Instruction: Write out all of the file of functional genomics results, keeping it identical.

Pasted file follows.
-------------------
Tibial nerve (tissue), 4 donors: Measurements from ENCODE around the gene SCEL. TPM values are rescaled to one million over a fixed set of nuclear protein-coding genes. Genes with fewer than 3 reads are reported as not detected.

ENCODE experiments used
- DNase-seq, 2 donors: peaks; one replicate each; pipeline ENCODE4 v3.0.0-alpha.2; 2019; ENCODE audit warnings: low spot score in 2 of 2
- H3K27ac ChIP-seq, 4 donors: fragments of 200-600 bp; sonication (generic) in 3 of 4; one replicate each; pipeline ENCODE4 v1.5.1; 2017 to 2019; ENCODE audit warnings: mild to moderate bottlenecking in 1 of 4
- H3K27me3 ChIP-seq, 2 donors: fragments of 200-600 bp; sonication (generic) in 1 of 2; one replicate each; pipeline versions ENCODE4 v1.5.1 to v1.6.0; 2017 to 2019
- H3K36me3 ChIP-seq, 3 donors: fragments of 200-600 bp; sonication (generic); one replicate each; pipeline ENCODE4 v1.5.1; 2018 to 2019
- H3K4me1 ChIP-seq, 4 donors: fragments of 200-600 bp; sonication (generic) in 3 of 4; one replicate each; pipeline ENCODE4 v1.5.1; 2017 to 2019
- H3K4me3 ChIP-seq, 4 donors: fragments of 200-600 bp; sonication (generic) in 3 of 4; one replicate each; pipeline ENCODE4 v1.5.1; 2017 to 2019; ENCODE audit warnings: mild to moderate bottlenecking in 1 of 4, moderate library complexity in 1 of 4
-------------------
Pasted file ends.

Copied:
Tibial nerve (tissue), 4 donors: Measurements from ENCODE around the gene SCEL. TPM values are rescaled to one million over a fixed set of nuclear protein-coding genes. Genes with fewer than 3 reads are reported as not detected.

ENCODE experiments used
- DNase-seq, 2 donors: peaks; one replicate each; pipeline ENCODE4 v3.0.0-alpha.2; 2019; ENCODE audit warnings: low spot score in 2 of 2
- H3K27ac ChIP-seq, 4 donors: fragments of 200-600 bp; sonication (generic) in 3 of 4; one replicate each; pipeline ENCODE4 v1.5.1; 2017 to 2019; ENCODE audit warnings: mild to moderate bottlenecking in 1 of 4
- H3K27me3 ChIP-seq, 2 donors: fragments of 200-600 bp; sonication (generic) in 1 of 2; one replicate each; pipeline versions ENCODE4 v1.5.1 to v1.6.0; 2017 to 2019
- H3K36me3 ChIP-seq, 3 donors: fragments of 200-600 bp; sonication (generic); one replicate each; pipeline ENCODE4 v1.5.1; 2018 to 2019
- H3K4me1 ChIP-seq, 4 donors: fragments of 200-600 bp; sonication (generic) in 3 of 4; one replicate each; pipeline ENCODE4 v1.5.1; 2017 to 2019
- H3K4me3 ChIP-seq, 4 donors: fragments of 200-600 bp; sonication (generic) in 3 of 4; one replicate each; pipeline ENCODE4 v1.5.1; 2017 to 2019; ENCODE audit warnings: mild to moderate bottlenecking in 1 of 4, moderate library complexity in 1 of 4